Can’t Spike Lee just get a real name? His actual first name is Sherman, so why can’t he just use that? Spike Lee is the same moron who tried to sue the new TNN for attempting to use the name “Spike TV” for their newly remodeled and reformatted TV channel – as if “Spike TV” would foil the oh holy Spike Lee’s image!
Does he think he is the only allowable person/thing to bear the almighty name of Spike? Give me a break. When I was a kid, I had a neighbor with a dachshund named Spike. Are we going to start suing wiener dogs too, Mr. Lee? And, while I’m on a roll here, what is this, “A Spike Lee Joint” crap? Can’t he just say, “Directed by Spike Lee,” like every other normal director? Maybe he smoked a joint while in charge of the direction of this film; for me, that is the only logical explanation.
The main character, Monty Brogan (played by Edward Norton) only has 24 hours to live his life as a free man. After his final day is up, he is off to the big house for a seven year sentence for drug possession. The film chronologically takes you through Monty’s last 24 hours of freedom, and at the end, during his 25th hour, he has to make one of three choices: he can flee, commit suicide, or serve out his sentence.
If you are looking for action search elsewhere, because the only action in this is a nicely-done fist fight between Ed Norton and Barry Pepper and a scene where the Ukrainian Mob beats up on Tony Siragusa–that is right, the former star of the Baltimore Ravens, a.k.a. “The Goose.”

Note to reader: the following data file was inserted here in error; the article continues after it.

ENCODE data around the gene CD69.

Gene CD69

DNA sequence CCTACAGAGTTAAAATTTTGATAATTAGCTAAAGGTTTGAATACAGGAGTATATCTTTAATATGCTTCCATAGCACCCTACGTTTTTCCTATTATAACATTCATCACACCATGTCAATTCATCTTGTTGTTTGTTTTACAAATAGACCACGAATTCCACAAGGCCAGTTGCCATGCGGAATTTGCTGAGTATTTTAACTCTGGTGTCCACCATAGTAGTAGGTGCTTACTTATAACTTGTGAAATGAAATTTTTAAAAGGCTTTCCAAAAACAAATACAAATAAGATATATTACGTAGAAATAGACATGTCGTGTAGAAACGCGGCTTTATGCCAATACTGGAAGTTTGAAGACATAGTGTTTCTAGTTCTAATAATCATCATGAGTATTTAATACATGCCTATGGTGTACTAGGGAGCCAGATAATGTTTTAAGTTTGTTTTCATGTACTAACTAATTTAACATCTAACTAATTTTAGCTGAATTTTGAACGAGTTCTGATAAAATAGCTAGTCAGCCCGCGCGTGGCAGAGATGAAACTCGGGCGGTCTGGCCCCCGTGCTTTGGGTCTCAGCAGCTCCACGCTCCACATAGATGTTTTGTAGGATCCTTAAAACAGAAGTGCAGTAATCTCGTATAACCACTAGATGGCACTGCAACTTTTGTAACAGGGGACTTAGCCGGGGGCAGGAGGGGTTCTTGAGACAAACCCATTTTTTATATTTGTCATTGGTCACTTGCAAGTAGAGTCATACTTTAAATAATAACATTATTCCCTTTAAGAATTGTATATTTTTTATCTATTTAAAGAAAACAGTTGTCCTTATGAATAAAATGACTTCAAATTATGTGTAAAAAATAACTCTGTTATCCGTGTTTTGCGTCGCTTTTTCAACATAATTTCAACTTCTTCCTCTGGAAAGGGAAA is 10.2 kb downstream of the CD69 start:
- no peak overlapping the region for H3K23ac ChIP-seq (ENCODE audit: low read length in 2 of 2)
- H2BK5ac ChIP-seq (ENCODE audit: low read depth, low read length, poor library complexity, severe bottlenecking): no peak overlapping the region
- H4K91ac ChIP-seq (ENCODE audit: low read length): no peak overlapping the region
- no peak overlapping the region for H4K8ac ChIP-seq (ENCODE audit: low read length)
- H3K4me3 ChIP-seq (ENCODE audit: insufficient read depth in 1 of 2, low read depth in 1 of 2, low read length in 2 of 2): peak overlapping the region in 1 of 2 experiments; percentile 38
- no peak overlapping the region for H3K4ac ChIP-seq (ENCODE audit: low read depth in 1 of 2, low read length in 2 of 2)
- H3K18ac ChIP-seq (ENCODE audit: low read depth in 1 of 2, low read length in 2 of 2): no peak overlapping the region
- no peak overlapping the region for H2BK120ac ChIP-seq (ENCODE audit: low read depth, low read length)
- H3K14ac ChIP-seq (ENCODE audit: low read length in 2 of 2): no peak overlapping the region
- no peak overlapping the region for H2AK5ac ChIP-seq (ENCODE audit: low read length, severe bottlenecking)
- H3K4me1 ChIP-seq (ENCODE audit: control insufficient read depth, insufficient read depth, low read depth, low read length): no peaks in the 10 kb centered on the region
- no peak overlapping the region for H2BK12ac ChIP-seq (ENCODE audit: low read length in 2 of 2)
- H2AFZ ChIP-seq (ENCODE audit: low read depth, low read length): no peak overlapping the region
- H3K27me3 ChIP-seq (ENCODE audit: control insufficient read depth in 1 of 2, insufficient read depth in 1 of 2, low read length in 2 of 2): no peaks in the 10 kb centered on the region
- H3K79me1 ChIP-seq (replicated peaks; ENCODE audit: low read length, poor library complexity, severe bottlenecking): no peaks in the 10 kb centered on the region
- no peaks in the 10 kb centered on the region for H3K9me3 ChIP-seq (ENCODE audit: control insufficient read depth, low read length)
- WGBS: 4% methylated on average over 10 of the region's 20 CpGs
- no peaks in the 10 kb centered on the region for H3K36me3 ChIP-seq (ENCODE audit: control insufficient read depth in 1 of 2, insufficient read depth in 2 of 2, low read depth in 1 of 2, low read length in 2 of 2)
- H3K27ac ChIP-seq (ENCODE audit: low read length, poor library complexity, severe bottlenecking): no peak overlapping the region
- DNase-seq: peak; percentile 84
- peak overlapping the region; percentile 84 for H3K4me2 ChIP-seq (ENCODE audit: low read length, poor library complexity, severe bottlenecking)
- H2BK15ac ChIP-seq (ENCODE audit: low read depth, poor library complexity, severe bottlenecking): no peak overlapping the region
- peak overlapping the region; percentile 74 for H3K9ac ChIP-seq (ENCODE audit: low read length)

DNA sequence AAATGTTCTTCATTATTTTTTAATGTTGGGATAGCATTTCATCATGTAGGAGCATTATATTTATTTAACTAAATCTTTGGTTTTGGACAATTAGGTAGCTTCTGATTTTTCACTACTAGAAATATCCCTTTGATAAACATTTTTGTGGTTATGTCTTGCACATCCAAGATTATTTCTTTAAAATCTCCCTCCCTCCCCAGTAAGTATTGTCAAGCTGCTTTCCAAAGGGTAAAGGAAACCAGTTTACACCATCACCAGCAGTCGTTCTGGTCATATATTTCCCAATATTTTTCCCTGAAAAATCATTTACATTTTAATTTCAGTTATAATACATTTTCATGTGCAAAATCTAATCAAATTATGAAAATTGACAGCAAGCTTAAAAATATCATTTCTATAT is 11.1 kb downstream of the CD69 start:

The limited pluses in this movie are Anna Paquin’s top-notch performance, a marvelous view of Ground Zero, Monty’s shouting spree in the mirror, and a hilarious quote about Victoria’s Secret. Other than that, 25th Hour is an average screenplay directed by one of Hollywood’s most over-rated. While it has its positives, in all actuality, 25th Hour doesn’t offer too much at all. If this was a freshman film, by an unheard of director, it is likely that no distributor would even pick this one up.
Throughout the film, you can easily sense the desperation in the protagonist’s character, but not any more than your own for the movie to be over. If I was in Monty’s situation, I could literally think of 1,000 better things to do with my final 24 hours, and I could also think of an equal amount of things to do during the two-hour-and-fourteen-minute running-time.
Try again Sherman; while this one may pay for your courtside seats at the Garden, it isn’t going to earn you anymore respect in the movie business. Do the Right Thing it is not: a second-rate attempt of a film with great actors, but without a climax or conclusion, it is. (** out of ****)Powered by Sidelines